between five and fifteen members to the following committees to run the convention:
Credentials: hears disputes about contested delegates as well as deciding who shall be seated.
Rules: recommends supplementary rules for the convention.
Permanent Organization: recommends permanent officers of the convention.
Resolutions: recommends which resolutions should be approved.
Nominations: recommends a slate of delegates and alternates to the state convention.
Because of the amount of work involved, the Temporary Nominations and Resolutions Committees usually meet at least once prior to the convention. Some committees may have several meeting and take testimony to help them make their reports. If you are interested in being a delegate or alternate to the state convention, call the temporary Nominations Committee Chairman, find out who is on the committee, when they will be meeting, and if you may appear to speak before the committee.
Most important decisions are made in committees. Committee reports may be amended on the floor, but it is usually easier to get what you want in committee. If you are new to this process, do not be overwhelmed by the formality of the structure. Ask others who have been to conventions before to help guide you in understanding what to do.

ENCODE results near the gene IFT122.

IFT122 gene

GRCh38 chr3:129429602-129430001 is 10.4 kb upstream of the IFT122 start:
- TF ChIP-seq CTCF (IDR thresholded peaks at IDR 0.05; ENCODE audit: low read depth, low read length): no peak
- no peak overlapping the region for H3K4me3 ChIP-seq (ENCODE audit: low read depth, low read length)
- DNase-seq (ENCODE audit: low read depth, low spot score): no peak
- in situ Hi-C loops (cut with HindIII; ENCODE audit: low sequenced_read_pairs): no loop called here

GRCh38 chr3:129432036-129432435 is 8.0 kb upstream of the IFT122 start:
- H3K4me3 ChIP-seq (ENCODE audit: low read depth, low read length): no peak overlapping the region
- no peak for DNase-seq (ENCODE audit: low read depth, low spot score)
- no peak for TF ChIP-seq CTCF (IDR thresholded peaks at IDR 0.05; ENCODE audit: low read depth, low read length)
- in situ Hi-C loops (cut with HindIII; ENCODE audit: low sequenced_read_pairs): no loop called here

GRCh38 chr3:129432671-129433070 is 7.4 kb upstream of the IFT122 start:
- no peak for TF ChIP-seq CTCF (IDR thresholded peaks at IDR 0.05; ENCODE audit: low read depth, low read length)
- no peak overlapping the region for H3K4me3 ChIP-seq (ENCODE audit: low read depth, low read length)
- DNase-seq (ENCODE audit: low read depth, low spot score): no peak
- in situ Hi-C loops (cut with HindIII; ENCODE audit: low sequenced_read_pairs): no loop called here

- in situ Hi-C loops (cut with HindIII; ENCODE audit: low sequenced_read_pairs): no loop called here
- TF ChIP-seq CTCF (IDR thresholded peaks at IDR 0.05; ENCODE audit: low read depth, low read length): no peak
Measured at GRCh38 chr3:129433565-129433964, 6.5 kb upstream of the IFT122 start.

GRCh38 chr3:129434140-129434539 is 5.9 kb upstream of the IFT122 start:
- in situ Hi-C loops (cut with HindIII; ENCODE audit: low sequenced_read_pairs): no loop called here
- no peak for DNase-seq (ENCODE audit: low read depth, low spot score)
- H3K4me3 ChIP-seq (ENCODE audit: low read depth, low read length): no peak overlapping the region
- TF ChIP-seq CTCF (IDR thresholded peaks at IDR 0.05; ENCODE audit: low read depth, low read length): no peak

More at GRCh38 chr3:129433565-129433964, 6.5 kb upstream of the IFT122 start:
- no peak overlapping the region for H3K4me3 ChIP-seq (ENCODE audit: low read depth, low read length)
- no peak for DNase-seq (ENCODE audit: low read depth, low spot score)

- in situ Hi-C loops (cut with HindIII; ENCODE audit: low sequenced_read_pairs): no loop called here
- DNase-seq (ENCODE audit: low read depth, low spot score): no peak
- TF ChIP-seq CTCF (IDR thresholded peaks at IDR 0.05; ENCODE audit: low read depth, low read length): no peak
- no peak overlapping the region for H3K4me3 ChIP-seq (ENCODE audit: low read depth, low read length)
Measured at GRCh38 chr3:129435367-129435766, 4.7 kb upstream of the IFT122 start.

Your county/senatorial district convention is entitled to send one delegate and one alternate to the state convention for every 300 votes cast in your county/district for Governor Rick Perry in the 2006 general election. Each county in each senatorial district is guaranteed at least two delegates and two alternates. Alternates may only vote at the state convention when seated for an absent delegate. Each county/senatorial district convention determines the manner in which alternates are seated.